Most of us tend to be tax-focused at key periods during the year — particularly, December, January, and the weeks leading up to that dreaded date in April. But believe it or not, November is actually a great time to make a number of key tax moves. Here are five not to miss.
1. Use up your FSA balance
Flexible spending accounts are a great way to lower your taxes, but they come with one major limitation: Overfunding your FSA could mean losing money if your medical expenses end up being lower than expected. If you’re staring down an FSA surplus come November, it’s time to start spending that money. Due for a doctor’s visit in January? Try bumping that appointment up to December so your copay counts toward your current FSA (but check with your insurance company first to make sure you’ll be covered for moving your visit up). Wear glasses or contact lenses? Renew your prescription this month. You might even get away with stocking up on certain medications to use up your balance. But act now — providers are often booked around the holidays, and if you don’t find a legitimate way to spend that money, you could end up kissing it goodbye.
2. Ramp up your retirement plan contributions
This particular move isn’t necessarily seasonal. It’s always a good idea to contribute as much as you can to a retirement account, because the more you put in, the more you can save on taxes up front. If your effective tax rate is 25% and you manage to throw an extra $1,000 into your 401(k) over the next month or two, you’ll lower your taxes by $250. This is an especially smart tactic if you’ve sold or are planning to sell investments at a gain, which could raise your tax burden for the current year.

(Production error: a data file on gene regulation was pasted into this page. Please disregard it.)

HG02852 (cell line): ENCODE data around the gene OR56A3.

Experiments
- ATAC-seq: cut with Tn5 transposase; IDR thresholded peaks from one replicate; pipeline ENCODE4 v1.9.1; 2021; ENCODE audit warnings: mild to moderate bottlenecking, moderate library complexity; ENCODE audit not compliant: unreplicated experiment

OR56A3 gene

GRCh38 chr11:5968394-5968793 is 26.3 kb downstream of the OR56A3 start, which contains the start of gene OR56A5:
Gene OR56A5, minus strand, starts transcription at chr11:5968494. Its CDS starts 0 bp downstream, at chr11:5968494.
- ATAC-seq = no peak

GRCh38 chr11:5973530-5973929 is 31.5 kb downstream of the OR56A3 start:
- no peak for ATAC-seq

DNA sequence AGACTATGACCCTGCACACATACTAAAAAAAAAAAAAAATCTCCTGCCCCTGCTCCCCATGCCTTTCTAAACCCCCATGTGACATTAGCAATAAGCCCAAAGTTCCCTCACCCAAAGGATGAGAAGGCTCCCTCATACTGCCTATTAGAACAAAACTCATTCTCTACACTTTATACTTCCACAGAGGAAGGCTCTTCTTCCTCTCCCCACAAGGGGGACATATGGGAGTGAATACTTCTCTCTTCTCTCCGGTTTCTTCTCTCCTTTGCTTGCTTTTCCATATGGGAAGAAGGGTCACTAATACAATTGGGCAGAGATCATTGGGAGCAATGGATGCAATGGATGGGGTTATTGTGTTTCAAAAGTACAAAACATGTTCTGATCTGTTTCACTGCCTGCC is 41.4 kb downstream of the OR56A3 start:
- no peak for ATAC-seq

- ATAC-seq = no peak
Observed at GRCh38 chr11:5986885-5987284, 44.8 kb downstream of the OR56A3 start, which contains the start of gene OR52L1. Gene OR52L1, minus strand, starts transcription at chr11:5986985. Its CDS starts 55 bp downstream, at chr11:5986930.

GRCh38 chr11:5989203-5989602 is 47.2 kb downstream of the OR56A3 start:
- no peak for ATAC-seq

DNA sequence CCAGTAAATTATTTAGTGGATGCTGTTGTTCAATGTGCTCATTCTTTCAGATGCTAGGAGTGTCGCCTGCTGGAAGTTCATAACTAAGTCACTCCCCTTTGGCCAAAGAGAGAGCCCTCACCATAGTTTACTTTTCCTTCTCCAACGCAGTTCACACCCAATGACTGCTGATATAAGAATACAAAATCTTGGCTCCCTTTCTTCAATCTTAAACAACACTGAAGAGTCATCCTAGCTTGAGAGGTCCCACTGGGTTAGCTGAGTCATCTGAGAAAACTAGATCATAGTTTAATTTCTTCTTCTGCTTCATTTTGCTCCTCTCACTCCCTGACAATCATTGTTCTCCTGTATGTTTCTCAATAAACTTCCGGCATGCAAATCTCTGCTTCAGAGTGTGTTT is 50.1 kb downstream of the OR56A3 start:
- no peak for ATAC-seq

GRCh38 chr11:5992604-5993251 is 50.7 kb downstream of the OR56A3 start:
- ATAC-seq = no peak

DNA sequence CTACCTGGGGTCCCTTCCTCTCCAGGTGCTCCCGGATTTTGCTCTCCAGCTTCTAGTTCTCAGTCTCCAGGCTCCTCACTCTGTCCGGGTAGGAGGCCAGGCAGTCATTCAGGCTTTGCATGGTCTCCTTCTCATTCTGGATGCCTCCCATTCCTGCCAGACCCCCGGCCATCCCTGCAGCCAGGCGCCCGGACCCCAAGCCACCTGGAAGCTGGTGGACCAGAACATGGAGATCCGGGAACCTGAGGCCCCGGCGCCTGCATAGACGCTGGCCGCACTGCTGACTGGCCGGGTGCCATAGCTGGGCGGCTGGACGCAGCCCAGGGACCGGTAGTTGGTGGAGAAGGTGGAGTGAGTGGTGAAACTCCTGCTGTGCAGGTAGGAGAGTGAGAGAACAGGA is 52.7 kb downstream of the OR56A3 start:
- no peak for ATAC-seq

3. Take some losses
Nobody wants to lose money on an investment, but if you’ve sold other investments for a profit, there’s a benefit to selling at a loss — namely, offsetting your gains and the taxes that come with them. Say you sold a certain security and made $2,000. Normally you’d pay taxes on that amount, but if you’re able to take a $2,000 loss during the same year, you can cancel out that gain and avoid giving the IRS its share. Furthermore, you can write off up to $3,000 in losses per year against your income even if you don’t have any gains to show. And if you lose more than $3,000 on a bad investment, you can carry the remainder over to the following tax year and apply it then. Keep in mind, however, that this option only applies to losses from a non-tax-advantaged account. You can’t apply a loss that originates from a 401(k) or IRA to your current taxes.
4. Start planning for 2017
Many companies kick off their open enrollment periods in November, which means you may need to make a number of benefits-related decisions in the coming weeks. While you can generally adjust contributions to a 401(k) plan during the year, you’ll need to decide what amount to allocate to your healthcare or dependent care FSA and stick to it (though there are sometimes exceptions when a life change, such as the birth of a new child, occurs). To avoid getting caught off guard, start looking at how much you spent over the past year on out-of-pocket medical expenses and child care to arrive at an accurate total.
5. Shrink your refund
In an ideal world, the amount of money withheld from your paychecks would match your tax liability precisely. In reality, that rarely happens. Almost 80% of Americans get tax refunds every year, and while that may seem like a good thing at first glance, in reality, all you’re doing is providing an interest-free loan to the government. That’s why now’s the time to review your tax withholdings and file a revised W-4 with your employer. Not sure if you’ve been paying too much (or too little) taxes to date? You can use this handy calculator to see where you stand. Adjusting your withholdings for even a single month could put extra money back in your pocket this year, right in time for the ever-expensive holiday season.